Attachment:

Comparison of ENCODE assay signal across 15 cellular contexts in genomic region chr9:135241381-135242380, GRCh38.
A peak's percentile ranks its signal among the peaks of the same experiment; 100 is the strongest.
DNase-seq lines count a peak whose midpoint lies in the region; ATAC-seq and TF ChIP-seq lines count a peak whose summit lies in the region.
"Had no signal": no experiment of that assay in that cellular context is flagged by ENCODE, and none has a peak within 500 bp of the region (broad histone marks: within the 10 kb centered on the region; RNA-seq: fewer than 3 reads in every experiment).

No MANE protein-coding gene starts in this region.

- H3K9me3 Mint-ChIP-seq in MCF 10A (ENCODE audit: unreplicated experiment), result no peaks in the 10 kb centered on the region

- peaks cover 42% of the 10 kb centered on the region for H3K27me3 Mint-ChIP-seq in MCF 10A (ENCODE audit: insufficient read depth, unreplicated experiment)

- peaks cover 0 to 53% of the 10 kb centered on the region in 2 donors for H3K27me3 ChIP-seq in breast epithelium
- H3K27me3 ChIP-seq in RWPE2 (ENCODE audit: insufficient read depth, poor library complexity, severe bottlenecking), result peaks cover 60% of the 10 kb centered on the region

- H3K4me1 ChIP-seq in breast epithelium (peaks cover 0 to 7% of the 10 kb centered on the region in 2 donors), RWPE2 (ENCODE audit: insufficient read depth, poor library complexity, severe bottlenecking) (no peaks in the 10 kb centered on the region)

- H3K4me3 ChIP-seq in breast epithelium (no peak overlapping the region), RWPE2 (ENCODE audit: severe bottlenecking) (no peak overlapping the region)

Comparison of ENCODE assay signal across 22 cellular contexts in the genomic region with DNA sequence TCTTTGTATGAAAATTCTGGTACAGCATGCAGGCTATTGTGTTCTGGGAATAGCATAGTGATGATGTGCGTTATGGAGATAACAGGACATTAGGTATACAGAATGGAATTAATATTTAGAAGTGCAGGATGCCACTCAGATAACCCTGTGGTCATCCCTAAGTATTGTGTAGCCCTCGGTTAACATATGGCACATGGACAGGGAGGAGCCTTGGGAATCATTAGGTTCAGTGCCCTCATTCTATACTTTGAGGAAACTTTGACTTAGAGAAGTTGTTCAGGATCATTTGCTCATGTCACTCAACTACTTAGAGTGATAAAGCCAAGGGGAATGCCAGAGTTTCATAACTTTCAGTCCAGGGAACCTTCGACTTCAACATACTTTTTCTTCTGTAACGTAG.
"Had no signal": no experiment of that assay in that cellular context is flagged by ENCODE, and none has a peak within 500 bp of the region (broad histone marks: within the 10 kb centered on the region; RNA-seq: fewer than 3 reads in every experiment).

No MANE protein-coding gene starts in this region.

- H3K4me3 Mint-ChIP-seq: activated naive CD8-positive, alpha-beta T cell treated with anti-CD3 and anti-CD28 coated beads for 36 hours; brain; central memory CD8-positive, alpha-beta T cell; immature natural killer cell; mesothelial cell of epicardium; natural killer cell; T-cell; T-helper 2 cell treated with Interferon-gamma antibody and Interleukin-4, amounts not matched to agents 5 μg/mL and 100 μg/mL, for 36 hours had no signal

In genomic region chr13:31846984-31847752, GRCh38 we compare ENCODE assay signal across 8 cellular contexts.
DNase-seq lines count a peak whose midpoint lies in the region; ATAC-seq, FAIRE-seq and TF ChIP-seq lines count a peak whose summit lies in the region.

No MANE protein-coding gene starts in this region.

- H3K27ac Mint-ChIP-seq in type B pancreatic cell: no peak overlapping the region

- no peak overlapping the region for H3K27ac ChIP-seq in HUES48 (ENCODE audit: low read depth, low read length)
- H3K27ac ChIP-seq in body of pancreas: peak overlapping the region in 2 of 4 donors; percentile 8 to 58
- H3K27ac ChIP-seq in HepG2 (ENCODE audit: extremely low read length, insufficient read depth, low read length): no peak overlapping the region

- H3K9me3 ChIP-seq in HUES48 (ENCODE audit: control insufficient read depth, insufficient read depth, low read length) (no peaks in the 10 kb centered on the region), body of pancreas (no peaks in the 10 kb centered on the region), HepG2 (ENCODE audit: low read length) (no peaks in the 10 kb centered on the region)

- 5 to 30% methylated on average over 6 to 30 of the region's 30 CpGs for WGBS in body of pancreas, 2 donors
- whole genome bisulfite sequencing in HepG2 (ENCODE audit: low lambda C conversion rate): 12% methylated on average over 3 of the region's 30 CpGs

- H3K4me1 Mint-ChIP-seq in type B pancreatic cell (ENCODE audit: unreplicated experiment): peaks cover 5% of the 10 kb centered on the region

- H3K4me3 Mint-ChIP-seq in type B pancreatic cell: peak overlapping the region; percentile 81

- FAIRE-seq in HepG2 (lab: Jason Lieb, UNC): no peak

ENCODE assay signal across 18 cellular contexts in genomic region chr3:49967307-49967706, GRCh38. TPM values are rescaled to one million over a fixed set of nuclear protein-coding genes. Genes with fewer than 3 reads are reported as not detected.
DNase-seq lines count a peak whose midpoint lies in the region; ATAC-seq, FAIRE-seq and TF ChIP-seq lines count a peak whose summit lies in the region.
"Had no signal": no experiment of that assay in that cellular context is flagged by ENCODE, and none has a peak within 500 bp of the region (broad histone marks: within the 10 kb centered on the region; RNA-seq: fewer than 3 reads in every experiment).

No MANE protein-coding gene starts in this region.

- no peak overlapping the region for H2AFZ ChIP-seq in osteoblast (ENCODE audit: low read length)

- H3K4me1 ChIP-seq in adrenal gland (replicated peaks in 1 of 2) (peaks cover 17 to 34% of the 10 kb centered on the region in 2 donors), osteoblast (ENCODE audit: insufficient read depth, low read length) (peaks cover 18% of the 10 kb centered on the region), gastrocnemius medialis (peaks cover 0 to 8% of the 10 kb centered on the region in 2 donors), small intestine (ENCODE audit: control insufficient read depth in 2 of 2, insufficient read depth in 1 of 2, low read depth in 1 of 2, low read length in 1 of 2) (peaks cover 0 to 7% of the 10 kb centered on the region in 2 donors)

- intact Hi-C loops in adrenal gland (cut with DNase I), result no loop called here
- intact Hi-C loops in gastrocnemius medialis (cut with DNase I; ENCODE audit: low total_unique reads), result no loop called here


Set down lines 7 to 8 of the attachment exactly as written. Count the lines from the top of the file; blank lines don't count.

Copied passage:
- peaks cover 42% of the 10 kb centered on the region for H3K27me3 Mint-ChIP-seq in MCF 10A (ENCODE audit: insufficient read depth, unreplicated experiment)

- peaks cover 0 to 53% of the 10 kb centered on the region in 2 donors for H3K27me3 ChIP-seq in breast epithelium